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2.3 Constructing a Connector

On most target hardware, the pins are arranged in a 3x2 pin 2.54mm header, similar to Figure 2.4. The pin-out is depicted below in Figure 2.3.

BKGD  1   o  o   2 GND
 -    3   o  o   4 RESET
 -    5   o  o   6 VDDX

Figure 2.3: The typical pin arrangement of the BDM connection

Pin 2 is signal ground. Pin 4 is the reset pin. Taking this pin to ground causes the target micro-processor to reset itself. Pin 1 is a bidirectional serial data pin through which all communication between the controller and target occurs. Pin 6 is the supply voltage from the micro-processor. It is not used by µPad.


Figure 2.4: A BDM connection on a target device

Accordingly you will need a 3x2 IDC header connector, a length of 6-core ribbon cable and a connector appropriate for your chosen controller.

Write down a table describing the physical pin connections at each end of the cable. For example, if you have chosen the pins mentioned in Figure 2.2, then the table would look similar to that below.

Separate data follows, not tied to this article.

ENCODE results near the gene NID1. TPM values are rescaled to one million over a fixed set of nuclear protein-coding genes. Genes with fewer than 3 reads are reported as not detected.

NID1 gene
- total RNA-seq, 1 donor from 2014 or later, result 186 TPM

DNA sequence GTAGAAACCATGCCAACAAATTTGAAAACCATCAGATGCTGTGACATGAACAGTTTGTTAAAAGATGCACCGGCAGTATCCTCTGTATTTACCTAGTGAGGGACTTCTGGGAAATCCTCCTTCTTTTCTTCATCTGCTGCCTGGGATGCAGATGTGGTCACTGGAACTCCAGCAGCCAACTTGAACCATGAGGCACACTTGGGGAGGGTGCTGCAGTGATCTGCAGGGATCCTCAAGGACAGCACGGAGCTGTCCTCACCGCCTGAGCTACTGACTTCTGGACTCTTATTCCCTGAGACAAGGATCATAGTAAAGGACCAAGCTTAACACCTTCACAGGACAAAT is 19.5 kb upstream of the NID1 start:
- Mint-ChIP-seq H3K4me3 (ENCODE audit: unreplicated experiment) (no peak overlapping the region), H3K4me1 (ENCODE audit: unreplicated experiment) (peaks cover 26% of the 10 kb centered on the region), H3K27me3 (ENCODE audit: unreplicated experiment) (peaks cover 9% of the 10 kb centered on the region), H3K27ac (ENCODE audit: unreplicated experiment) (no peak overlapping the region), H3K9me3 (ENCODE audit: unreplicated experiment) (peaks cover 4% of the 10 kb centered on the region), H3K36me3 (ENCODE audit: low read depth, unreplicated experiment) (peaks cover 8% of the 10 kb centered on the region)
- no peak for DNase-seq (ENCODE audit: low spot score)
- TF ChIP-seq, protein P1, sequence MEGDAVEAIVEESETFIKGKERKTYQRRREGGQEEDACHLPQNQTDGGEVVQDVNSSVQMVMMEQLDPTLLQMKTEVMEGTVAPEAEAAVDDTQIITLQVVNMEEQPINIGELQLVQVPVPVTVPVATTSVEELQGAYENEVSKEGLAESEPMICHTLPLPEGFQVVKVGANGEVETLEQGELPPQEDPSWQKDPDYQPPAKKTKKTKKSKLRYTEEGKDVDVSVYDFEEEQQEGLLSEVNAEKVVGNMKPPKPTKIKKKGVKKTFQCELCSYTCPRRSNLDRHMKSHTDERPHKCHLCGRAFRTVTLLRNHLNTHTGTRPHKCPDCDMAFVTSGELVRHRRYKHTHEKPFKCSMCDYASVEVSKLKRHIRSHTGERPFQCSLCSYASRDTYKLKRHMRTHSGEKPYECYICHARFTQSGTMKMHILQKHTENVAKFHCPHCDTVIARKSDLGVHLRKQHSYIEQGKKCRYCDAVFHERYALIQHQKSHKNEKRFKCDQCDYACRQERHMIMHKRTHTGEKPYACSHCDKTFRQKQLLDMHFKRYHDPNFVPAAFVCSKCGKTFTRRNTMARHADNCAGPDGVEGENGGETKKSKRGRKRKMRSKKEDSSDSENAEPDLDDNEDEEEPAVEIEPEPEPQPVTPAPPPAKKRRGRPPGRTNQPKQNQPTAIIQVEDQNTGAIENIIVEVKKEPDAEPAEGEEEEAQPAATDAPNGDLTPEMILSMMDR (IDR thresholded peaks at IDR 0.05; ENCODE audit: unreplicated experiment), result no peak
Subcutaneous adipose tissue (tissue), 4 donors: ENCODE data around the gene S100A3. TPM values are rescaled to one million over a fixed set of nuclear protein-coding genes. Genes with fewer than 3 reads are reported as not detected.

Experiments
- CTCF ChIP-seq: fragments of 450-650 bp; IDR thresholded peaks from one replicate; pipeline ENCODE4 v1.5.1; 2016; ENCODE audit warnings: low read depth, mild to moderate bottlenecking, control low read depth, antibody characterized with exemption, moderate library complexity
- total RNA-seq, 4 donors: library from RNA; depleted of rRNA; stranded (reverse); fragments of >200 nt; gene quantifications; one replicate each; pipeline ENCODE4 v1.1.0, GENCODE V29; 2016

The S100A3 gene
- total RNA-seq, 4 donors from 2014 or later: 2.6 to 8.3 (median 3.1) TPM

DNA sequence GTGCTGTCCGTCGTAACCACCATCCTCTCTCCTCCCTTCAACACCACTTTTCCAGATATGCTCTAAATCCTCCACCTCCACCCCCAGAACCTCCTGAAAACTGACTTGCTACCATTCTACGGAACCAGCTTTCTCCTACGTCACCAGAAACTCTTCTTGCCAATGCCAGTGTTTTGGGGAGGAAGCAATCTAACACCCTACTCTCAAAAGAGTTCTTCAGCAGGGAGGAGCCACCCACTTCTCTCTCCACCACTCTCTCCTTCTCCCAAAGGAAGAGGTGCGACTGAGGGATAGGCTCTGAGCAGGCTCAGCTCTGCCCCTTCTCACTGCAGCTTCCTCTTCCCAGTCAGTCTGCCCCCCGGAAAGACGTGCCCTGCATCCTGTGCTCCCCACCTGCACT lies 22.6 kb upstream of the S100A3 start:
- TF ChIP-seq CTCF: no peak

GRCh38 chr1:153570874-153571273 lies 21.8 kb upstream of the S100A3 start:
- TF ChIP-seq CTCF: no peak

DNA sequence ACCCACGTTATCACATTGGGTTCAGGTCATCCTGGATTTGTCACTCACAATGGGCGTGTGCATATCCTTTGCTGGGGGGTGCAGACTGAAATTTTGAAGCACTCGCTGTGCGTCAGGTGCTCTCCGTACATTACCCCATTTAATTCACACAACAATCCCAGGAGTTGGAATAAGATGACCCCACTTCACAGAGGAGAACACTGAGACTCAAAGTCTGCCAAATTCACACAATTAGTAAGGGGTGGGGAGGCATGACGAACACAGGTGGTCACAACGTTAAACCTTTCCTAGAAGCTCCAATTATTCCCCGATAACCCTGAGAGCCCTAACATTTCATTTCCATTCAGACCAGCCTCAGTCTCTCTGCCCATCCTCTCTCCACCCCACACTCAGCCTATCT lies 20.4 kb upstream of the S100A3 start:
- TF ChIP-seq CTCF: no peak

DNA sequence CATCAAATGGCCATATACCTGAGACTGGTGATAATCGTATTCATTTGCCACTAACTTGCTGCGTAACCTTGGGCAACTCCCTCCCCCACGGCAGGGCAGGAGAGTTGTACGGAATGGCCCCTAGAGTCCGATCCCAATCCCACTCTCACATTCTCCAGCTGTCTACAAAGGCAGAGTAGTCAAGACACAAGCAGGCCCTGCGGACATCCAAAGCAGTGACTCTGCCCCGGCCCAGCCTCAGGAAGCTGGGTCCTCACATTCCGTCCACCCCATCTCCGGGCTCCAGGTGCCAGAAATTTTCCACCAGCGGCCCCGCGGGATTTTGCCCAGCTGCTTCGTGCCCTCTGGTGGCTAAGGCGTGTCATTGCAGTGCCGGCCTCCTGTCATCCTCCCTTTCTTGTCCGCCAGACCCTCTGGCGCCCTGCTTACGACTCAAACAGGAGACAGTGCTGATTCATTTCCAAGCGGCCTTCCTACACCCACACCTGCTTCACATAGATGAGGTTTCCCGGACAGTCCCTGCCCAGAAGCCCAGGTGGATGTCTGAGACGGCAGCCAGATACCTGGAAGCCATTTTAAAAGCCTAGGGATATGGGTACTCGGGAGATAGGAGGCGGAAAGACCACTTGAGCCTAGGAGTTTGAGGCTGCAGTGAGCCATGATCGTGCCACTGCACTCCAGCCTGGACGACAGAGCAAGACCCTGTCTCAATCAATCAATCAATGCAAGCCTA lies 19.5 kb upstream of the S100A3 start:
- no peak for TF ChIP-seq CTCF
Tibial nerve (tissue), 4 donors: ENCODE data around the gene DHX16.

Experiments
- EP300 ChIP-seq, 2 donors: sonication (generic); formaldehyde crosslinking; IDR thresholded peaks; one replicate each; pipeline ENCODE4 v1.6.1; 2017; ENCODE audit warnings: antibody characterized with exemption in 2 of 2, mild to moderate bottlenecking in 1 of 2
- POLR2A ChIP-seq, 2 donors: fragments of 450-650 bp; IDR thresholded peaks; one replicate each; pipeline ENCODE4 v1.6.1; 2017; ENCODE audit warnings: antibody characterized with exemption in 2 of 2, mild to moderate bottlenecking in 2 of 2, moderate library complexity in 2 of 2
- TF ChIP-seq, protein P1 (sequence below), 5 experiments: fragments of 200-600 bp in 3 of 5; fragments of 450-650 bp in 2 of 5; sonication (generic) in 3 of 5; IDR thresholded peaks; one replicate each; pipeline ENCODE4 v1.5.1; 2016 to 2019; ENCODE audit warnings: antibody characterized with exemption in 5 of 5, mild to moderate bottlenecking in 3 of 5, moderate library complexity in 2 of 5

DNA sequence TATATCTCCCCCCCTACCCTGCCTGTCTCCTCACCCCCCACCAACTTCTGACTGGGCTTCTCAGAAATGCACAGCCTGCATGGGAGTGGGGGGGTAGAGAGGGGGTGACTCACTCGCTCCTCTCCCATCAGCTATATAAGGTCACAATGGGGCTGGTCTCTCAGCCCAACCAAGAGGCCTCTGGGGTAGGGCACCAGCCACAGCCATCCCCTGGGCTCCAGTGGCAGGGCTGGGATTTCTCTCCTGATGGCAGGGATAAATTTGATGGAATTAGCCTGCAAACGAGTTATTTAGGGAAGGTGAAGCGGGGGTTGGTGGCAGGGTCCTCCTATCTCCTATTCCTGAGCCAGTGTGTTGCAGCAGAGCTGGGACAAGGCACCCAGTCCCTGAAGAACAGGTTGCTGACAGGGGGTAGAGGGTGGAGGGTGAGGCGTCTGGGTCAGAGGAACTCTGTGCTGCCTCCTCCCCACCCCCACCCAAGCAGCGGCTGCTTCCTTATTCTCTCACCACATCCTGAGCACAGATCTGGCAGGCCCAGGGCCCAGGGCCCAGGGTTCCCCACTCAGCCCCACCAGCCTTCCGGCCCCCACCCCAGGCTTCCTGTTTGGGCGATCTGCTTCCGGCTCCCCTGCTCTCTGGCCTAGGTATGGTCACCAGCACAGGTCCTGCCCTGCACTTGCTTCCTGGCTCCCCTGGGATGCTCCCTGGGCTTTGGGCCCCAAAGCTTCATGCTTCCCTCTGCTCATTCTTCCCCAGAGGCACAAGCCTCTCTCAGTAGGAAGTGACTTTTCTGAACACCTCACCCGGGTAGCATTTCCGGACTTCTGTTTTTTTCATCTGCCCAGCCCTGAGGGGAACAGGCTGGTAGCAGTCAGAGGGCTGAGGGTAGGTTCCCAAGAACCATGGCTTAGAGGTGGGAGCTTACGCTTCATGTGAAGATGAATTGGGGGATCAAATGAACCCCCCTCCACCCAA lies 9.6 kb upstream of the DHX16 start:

Controller End
Target End

Now is the time for the practical work. Construct a cable according to the table you have recorded. At the target end, the IDC connector should be crimped to the cable as shown in Figure 2.5.


Figure 2.5: The target end of the controller–target cable

The connector at other end of the cable depends upon your chosen micro-controller. An typical example of how it might look is shown in Figure 2.6. As you will not need to change this connection very often, soldering the wires is also acceptable.


Figure 2.6: Cable connection at the controller

It is best if the length of the cable does not exceed 250mm.

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